Home Insurance

Prepare your home and car for cooler temperatures

Workman caulking window

Tips for your home

Check for air leaks.

One of the most effective ways to keep your house warm is to make sure heat doesn’t escape. Feel around doors, windows and baseboards for cool air creeping into your home. Caulking windows is an easy way to trap the heat, and it works for other areas like gaps in siding or drafty doors. If need be, add or replace weatherstripping and caulk that is old or damaged.

Cover and flush the water heater.

Over time, sediment can collect in the bottom of your water heater. Flushing the water heater once a year not only cleans it from buildup but can also improve heating speeds, eliminate foul odor from stagnant water and reduce energy costs by cutting down the time needed for the water to get hot.

Check smoke and carbon monoxide detectors.

Detectors are there to warn you of an issue occurring in your home. Make sure that you test the functionality of your detectors on a regular basis. Be sure to change the batteries in your detectors or replace detectors that are not functioning.

Clean your gutters.

Ensure water can easily pass through your gutters before cooler, and possibly icy or snowy, weather arrives. Clogged or damaged gutters can cause water, pests or rodents to enter your home. Don’t want to climb on a ladder? Hire a local gutter cleaning company.

Set or get a programmable thermostat and check your furnace.

Program the thermostat to your schedule, such as keeping your home cooler during the day or while you’re not home, to help save money on your energy bill. While you’re at it, call a local heating and air company to inspect your furnace to make sure it’s in good working order. Calling in advance will give you peace of mind when temps begin to drop.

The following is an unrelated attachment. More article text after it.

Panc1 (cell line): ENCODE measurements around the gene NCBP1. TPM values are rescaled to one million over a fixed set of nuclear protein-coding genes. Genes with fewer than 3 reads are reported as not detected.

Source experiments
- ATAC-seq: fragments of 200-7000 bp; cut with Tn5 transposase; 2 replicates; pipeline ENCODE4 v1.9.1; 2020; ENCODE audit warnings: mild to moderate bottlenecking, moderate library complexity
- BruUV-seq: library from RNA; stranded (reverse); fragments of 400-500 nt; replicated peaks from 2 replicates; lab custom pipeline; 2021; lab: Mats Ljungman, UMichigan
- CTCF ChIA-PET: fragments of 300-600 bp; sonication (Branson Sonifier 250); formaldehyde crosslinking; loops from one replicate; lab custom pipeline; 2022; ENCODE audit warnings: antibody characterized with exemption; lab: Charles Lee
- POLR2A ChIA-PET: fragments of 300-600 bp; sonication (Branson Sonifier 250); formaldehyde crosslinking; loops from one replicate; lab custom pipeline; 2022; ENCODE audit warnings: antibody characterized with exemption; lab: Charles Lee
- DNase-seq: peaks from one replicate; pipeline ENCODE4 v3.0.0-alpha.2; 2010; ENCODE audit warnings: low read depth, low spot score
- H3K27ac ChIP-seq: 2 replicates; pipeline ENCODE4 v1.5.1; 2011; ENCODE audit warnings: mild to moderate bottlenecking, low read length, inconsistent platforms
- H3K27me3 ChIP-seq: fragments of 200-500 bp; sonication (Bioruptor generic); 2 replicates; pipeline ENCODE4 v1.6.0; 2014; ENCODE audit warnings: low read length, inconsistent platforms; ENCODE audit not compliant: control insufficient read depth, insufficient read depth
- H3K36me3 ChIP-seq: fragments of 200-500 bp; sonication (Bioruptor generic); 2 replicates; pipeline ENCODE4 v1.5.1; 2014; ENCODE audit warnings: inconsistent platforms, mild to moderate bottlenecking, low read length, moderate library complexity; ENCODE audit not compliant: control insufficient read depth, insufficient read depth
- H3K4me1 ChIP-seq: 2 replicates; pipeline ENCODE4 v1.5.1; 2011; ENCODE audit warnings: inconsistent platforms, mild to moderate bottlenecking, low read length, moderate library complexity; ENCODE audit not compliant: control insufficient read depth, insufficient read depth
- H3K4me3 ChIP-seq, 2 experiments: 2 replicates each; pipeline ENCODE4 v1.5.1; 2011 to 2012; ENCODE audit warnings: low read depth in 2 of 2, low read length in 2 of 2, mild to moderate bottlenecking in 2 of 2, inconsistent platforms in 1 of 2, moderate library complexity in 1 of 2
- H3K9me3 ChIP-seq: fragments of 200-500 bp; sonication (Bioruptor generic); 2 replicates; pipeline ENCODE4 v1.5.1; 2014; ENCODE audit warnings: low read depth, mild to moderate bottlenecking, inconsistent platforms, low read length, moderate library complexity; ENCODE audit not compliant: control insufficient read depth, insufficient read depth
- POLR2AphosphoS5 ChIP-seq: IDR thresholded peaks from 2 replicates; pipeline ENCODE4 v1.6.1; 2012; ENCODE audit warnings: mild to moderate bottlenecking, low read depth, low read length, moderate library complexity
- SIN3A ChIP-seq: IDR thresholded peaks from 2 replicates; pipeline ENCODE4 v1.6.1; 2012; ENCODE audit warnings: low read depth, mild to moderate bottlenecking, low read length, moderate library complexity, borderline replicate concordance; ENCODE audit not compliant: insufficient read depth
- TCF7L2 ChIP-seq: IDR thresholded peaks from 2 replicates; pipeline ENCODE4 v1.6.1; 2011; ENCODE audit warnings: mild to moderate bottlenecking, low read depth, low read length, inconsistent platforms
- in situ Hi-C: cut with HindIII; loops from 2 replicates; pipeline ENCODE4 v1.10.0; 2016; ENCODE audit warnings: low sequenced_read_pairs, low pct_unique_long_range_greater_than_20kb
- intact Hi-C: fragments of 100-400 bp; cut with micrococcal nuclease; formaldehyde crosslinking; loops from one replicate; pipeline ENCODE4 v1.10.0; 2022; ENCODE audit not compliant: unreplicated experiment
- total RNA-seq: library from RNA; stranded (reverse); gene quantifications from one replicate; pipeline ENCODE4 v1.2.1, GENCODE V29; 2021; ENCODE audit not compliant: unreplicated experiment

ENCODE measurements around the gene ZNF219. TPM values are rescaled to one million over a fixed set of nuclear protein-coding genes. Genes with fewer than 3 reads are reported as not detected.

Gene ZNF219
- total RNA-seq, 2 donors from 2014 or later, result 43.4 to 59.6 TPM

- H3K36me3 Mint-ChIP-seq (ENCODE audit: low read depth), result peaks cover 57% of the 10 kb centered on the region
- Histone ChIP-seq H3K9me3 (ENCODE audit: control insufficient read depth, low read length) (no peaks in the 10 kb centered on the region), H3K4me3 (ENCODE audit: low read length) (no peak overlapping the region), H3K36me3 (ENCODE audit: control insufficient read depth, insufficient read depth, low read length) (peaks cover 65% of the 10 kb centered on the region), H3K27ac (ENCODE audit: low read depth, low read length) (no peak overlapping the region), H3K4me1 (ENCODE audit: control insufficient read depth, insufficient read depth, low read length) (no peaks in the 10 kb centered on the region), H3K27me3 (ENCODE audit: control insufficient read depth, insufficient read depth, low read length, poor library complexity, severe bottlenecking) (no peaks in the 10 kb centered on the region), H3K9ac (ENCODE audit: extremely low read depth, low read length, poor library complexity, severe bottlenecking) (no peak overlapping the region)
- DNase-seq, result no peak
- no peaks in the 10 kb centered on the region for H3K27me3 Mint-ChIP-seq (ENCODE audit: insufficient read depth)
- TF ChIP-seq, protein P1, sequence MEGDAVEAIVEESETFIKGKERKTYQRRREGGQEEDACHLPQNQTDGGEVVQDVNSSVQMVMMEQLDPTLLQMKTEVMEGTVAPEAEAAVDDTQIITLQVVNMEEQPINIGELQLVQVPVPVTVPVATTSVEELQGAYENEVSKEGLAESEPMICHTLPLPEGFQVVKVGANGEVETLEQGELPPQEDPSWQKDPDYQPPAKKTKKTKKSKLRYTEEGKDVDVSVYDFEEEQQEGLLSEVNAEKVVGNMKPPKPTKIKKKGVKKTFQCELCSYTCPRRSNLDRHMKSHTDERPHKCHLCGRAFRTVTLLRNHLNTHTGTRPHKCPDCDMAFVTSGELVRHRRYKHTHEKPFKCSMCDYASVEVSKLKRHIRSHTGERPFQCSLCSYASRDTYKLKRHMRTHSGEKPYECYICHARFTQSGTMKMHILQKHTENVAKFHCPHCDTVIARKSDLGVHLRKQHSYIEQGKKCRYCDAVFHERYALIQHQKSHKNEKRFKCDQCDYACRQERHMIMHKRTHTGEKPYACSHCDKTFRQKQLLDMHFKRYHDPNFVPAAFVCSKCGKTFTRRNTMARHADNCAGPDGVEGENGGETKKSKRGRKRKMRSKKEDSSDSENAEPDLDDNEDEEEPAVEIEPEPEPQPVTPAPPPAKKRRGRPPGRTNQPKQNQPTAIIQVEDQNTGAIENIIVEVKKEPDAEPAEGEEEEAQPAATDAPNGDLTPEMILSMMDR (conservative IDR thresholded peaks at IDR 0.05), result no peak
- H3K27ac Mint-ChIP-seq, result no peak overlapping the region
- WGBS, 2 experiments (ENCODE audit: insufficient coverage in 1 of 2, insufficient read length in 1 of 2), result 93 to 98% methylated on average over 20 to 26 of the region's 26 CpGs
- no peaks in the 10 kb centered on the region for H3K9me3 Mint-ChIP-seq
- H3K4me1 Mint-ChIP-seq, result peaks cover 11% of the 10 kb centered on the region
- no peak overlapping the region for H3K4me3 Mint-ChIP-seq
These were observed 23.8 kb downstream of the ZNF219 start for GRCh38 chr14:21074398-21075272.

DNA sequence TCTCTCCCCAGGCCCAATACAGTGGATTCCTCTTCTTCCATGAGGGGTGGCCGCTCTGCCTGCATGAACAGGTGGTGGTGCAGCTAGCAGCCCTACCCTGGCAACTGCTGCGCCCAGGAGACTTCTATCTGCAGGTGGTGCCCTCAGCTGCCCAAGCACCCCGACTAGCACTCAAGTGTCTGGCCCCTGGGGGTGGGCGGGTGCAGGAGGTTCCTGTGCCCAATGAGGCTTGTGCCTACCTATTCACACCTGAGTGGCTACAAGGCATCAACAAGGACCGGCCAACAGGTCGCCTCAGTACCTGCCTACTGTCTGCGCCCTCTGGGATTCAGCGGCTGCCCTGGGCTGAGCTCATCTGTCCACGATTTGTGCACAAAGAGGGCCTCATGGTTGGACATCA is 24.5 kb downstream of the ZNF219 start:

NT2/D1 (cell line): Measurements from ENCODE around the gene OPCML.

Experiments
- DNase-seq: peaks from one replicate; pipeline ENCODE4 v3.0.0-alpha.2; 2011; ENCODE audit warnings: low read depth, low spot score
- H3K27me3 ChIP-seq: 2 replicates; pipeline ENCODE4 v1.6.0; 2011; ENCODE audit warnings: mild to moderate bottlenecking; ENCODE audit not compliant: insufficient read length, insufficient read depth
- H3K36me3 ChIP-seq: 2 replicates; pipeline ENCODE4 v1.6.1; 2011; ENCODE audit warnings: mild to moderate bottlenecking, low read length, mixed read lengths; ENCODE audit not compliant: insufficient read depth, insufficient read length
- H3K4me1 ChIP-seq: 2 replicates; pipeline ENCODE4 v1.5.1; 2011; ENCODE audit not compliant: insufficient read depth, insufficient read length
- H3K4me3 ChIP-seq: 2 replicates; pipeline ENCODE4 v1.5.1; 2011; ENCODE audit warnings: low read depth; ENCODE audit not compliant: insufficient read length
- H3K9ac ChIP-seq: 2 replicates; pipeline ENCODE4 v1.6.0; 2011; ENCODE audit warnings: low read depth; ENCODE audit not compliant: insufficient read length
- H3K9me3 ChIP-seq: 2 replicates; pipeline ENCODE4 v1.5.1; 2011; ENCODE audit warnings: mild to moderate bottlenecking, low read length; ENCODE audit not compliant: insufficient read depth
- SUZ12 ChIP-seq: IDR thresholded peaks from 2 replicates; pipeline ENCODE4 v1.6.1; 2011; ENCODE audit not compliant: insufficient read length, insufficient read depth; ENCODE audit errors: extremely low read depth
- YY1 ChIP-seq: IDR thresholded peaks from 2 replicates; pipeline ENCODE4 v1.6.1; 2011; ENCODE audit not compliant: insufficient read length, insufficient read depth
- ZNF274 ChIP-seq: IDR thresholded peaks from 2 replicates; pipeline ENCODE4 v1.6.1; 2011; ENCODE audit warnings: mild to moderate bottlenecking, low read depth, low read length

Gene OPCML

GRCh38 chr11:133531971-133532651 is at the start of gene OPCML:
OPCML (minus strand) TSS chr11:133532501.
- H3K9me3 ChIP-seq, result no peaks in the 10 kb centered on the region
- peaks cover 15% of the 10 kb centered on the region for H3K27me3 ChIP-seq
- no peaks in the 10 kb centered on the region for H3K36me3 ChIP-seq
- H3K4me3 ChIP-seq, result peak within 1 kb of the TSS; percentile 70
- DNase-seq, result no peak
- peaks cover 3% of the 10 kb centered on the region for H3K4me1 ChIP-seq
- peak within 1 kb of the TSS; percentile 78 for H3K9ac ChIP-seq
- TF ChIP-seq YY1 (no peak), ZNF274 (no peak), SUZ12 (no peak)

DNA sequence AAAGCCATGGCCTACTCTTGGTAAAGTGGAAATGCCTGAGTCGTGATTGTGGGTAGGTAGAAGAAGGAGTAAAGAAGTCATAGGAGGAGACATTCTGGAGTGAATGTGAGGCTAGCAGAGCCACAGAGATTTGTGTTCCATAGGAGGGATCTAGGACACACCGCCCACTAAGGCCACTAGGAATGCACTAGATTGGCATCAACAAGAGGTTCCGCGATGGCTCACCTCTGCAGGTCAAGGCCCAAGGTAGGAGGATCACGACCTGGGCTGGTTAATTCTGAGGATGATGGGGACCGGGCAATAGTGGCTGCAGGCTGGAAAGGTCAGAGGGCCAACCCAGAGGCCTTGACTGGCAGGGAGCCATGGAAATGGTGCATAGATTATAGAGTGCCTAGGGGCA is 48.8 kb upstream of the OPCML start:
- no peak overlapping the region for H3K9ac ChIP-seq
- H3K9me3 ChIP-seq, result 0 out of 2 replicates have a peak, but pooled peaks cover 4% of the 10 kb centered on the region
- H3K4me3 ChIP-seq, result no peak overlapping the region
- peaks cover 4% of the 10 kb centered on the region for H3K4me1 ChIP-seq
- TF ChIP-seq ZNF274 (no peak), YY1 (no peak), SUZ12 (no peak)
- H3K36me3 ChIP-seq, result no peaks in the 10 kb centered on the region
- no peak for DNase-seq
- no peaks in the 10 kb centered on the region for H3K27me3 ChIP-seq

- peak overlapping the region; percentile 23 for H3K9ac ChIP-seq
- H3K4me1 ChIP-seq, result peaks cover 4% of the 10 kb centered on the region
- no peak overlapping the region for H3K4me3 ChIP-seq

Tips for your car

Get it serviced.

Before driving conditions turn less than ideal, it’s a good idea to take your car in for a checkup. Make sure the battery, brakes, belts, spark plugs, cooling and heating are all working properly. Make sure fluids are topped off and that your tires are properly inflated.

Keep a safety kit handy.

It’s a good idea to have jumper cables, a tire pressure gauge, a tire patch kit, blankets, a flashlight and a phone charger in your car in case of emergencies. Getting a flat tire or a dead battery in cold temperatures is never an ideal situation but having some supplies on hand can help you stay safe and save you time if you’re able to handle the situation yourself.

Keep the tank at least half full.

A fuel tank that’s over halfway full reduces condensation, which can prevent your gas line from freezing.

Replace your windshield wiper blades.

You want to replace your blades once or twice a year depending on where you live and the blades’ level of wear and tear. If you live in an area with harsh winters, you may want to consider heated blades, which can last longer in freezing temperatures.

Review your driving habits.

Driving on snowy or icy roads is much different than driving on a sunny, clear day. Avoid distractions, put your phone down and pay attention to the weather conditions. You may need to adjust your speed, increase your following distance or plan alternate routes to stay safe. Visiting family and friends for the holidays? Notify them of your travel plans and route in case you have vehicle trouble or an emergency.